The Day the Earth Caught Fire, released in 1961, is a bit more on the nose. In the film, the United States and Russia both test atomic bombs at the same time and the ensuing chaos knocks the Earth’s rotation off its axis. Rather than hide behind the creation of a monster, the film portrays humans as the party solely responsible for the world’s impending doom.

The late ’60s and ensuing decades saw atomic scare movies drop in popularity. New ones were still released on occasion, but they became more sporadic. As the fear of nuclear war died down, the ’70s saw a rise in exploitation movies based on true crime events.

I Drink Your Blood

In late 1970, director David Durston was developing a script about a small town being overrun by a rabies epidemic. While completing the script, he was paying close attention to the trial of Charles Manson, which inspired him to create a character who is a Mason-like leader. The final product, I Drink Your Blood, is a groovy bloodbath about a sadistic gang of hippies who terrorize a small town to appease their leader.

Tom Hanson’s The Zodiac Killer is a sleazy slasher released in 1971 while the real Zodiac Killer was still wreaking havoc around San Francisco. The movie takes great liberties with the facts and wouldn’t stand out from any other low-grade slasher from the era if the plot revolved around a fictional killer, but it is notable in that it was part of an elaborate plan Hanson hatched to catch the killer. “I thought he’d go see a movie about himself. He’d have to,” Hanson says in a 2017 interview with Mental Floss.

A lesser-known example of exploitation taking on current events of the time is 1988’s Bloody Wednesday. This film tells the story of a man that plans to open fire at a crowded fast-food restaurant after losing his job. While the facts are heavily altered, the film is based on the San Ysidro McDonald’s Massacre, which had occurred four years earlier and, at the time, was the deadliest mass shooting in US history.

On May 23, 1993, NBC aired the action drama In the Line of Duty: Ambush In Waco. This made-for-TV movie chronicles the events leading up to the siege on the Waco compound belonging to the Branch Davidians. The siege lasted 51 days and resulted in the death of 76 people. The film was produced as the siege was ongoing and released a little more than a month after the deadly events. Tim Daly stars as the religious cult leader, David Koresh.

In The Line Of Duty Ambush In Waco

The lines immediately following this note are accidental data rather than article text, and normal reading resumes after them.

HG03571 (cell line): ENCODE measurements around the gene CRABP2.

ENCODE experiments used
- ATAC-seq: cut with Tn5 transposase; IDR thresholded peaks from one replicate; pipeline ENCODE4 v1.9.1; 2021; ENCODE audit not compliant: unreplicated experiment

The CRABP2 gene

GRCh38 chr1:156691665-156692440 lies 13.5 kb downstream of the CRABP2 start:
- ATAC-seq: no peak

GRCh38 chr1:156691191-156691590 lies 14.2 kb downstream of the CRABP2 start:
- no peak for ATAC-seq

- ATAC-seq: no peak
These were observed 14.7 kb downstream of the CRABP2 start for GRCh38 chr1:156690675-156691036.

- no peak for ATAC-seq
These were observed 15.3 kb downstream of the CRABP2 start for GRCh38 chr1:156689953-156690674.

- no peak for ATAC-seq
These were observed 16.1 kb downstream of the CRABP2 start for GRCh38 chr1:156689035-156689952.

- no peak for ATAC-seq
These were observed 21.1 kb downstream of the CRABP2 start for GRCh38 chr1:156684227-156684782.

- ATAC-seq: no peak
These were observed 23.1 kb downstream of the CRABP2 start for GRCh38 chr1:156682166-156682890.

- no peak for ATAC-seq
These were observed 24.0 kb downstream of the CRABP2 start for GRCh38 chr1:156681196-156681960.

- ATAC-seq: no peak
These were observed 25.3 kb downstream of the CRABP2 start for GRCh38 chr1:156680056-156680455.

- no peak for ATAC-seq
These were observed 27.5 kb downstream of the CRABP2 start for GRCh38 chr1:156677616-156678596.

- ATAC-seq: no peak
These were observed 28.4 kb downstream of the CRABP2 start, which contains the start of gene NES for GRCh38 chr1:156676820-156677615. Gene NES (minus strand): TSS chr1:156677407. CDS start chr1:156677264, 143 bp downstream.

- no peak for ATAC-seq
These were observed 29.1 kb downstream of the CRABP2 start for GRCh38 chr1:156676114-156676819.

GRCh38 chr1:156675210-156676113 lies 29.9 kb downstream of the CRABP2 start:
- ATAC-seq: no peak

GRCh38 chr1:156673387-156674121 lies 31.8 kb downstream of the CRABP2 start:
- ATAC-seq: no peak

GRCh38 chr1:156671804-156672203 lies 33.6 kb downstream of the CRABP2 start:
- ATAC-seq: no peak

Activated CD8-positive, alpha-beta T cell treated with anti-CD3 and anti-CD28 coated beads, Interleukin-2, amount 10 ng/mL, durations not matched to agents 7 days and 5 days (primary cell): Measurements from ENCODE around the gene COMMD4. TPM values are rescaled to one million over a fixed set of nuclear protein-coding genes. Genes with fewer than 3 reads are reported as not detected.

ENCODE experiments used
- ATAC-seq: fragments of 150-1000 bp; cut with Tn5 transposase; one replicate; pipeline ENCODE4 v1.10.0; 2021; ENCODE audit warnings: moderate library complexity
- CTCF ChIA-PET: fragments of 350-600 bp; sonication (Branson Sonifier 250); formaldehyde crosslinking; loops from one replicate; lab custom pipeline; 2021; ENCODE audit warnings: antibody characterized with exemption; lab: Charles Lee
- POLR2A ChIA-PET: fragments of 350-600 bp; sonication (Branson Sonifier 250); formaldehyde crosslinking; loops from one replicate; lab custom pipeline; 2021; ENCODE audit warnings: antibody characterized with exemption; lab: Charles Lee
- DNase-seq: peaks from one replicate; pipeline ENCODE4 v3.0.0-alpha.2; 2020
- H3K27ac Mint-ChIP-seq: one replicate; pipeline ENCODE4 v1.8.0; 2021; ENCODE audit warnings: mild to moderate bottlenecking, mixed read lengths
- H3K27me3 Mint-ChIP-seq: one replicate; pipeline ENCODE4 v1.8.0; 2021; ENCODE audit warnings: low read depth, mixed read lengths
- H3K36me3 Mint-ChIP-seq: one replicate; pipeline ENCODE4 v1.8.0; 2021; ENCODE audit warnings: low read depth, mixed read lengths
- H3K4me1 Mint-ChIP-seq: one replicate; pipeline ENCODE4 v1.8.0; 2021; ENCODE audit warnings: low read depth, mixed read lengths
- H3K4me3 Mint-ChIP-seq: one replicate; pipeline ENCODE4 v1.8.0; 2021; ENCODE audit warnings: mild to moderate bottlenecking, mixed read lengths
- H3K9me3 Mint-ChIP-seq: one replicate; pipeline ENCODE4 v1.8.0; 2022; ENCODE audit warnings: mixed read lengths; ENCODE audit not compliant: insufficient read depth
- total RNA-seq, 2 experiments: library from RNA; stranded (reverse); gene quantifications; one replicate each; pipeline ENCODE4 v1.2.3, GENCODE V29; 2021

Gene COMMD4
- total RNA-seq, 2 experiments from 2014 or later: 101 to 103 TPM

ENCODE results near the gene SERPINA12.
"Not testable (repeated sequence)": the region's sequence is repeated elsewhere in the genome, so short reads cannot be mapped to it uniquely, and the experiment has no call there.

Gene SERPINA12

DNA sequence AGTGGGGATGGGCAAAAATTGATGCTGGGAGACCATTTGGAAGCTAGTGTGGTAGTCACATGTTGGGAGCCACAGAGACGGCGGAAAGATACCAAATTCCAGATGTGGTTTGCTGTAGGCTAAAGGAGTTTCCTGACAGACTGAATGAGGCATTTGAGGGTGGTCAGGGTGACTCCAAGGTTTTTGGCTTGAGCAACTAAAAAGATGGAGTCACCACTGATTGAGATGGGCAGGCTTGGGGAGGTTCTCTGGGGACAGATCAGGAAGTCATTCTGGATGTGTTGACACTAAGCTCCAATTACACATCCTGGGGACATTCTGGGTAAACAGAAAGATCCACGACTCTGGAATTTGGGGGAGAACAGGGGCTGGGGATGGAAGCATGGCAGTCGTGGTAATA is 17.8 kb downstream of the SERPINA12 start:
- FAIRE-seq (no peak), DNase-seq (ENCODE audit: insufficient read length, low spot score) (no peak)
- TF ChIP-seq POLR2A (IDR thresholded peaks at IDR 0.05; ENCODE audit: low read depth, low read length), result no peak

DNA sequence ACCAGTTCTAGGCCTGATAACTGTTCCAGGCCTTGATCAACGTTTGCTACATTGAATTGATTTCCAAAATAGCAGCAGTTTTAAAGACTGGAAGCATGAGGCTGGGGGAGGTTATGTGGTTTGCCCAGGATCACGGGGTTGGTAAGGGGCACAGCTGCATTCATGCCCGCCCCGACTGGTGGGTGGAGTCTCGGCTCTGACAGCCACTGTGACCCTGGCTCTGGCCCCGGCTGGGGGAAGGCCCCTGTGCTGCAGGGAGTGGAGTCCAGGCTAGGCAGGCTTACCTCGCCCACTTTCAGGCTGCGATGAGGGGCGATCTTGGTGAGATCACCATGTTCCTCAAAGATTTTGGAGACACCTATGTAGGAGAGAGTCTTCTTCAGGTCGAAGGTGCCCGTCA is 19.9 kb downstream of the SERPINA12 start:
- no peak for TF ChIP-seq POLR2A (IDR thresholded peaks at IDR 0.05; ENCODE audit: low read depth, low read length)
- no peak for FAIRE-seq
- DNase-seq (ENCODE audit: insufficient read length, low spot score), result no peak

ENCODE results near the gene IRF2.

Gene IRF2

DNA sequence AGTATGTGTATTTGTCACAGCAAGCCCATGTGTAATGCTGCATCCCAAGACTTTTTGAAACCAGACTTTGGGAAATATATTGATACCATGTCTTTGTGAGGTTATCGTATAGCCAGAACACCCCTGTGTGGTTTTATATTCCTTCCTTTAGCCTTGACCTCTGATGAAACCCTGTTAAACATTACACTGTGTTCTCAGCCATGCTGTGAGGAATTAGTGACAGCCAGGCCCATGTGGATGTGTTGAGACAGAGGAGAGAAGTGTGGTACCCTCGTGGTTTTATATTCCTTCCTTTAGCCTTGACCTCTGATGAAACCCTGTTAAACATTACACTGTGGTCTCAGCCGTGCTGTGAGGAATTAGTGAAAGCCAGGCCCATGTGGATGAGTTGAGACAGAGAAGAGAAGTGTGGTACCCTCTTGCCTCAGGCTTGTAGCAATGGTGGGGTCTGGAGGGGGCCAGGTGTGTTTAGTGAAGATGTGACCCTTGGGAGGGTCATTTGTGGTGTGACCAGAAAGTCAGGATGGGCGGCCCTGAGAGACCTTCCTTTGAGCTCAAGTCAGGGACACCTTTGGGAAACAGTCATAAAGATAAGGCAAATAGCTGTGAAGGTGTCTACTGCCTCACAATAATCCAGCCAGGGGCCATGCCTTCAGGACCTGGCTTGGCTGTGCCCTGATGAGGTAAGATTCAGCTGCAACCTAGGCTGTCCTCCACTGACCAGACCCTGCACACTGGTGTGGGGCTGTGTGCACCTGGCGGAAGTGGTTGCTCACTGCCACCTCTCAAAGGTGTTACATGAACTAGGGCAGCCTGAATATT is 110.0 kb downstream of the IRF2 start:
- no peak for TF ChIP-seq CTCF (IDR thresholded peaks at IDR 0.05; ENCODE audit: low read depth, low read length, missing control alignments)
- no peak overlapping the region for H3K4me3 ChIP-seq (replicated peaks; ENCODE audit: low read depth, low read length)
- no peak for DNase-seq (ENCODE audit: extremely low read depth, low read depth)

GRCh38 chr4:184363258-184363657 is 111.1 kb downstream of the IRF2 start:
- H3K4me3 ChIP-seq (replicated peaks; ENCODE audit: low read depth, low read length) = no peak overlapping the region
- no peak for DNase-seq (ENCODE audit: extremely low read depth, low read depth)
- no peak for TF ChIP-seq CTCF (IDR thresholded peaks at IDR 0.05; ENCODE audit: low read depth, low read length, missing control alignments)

In October of 1999, just six months after the shooting at Columbine High School in Colorado, Duck! The Carbine High Massacre was released. The extremely low-budget film, directed by William Hellfire and Joey Smack, follows a pair of friends who, after getting picked on at school, form a plan with the school’s janitor to kill their fellow classmates and then commit suicide. The controversial film ended up getting the filmmakers tossed behind bars for possession of weapons on school property.

In 2011, Steven Soderbergh released Contagion. The film’s plot centers around a deadly virus spread via respiratory droplets. The CDC desperately tries to find a cure as the world panics. The film was inspired by two real-life pandemics; the 2002-2004 SARS outbreak and the H1N1 outbreak of 2009.

Nearly a decade later, pandemic movies like Contagion have seen a surge in popularity thanks to COVID-19. Vulture, Yahoo, and even we here at FSR, have written about the best pandemic movies currently available to stream. Soderbergh’s film has been the biggest beneficiary, however, with some declaring it a “must-see movie during the coronavirus pandemic,” and the film’s stars recently shared their advice on how to deal with the current virus. Our own Ciara Wardlow dug into its scientific relationship to the novel coronavirus.

This brings us back to Corona Zombies and the question about whether or not now is the time for such a movie. Given the current demand for pandemic-related films, a case could be made that now is the perfect time to make Corona Zombies. That doesn’t mean it’s not in bad taste, but that’s for the individual viewer to decide. And even if it is in bad taste, that doesn’t inherently make it a bad movie.

If you’re upset about Corona Zombies, you should let it be known. That’s your right. But you shouldn’t be surprised. Not because it’s a shlocky Charles Band movie, but because the history of cinema is littered with filmmakers exploiting real-world tragedies for inspiration. More films about the coronavirus are sure to come. Some will likely come from big studios with big budgets and a prestigious director attached. Some may even be met with great praise and generate awards buzz. But their origins will be no different than Corona Zombies.